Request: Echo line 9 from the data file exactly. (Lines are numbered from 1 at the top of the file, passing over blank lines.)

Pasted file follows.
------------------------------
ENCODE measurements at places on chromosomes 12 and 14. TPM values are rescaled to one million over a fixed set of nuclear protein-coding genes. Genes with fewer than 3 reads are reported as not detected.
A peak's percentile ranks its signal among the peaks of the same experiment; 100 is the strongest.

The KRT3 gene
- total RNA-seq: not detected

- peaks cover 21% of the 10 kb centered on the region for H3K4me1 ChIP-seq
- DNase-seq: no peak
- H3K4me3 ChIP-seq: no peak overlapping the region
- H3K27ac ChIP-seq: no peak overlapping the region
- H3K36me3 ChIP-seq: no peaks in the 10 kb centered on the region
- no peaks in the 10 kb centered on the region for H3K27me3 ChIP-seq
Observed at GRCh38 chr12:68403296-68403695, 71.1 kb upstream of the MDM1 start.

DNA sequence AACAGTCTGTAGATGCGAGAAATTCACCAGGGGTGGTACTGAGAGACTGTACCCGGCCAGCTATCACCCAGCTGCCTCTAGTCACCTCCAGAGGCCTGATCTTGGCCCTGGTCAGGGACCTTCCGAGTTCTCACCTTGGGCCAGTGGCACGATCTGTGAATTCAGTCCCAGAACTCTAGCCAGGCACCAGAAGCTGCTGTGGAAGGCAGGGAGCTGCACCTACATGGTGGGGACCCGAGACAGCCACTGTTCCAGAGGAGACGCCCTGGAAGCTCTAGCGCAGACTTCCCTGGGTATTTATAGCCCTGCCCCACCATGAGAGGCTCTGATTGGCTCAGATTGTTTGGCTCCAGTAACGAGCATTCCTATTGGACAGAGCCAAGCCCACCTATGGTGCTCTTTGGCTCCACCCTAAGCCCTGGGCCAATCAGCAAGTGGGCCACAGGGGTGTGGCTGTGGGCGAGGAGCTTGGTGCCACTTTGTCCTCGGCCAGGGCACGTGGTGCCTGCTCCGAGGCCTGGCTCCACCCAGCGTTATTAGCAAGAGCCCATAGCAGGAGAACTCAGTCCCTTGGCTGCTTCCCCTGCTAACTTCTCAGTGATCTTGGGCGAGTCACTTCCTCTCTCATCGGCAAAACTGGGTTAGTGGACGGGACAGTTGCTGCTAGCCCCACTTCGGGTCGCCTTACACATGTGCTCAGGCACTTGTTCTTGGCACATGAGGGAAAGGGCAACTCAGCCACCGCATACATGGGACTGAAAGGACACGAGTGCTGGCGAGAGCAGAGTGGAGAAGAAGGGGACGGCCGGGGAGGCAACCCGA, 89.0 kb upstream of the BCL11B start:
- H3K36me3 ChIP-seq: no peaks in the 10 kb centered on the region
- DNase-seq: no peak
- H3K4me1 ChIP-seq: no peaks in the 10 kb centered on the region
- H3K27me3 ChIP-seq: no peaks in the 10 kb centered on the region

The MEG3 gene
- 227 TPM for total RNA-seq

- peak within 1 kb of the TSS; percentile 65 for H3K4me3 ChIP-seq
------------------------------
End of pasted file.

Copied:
- H3K36me3 ChIP-seq: no peaks in the 10 kb centered on the region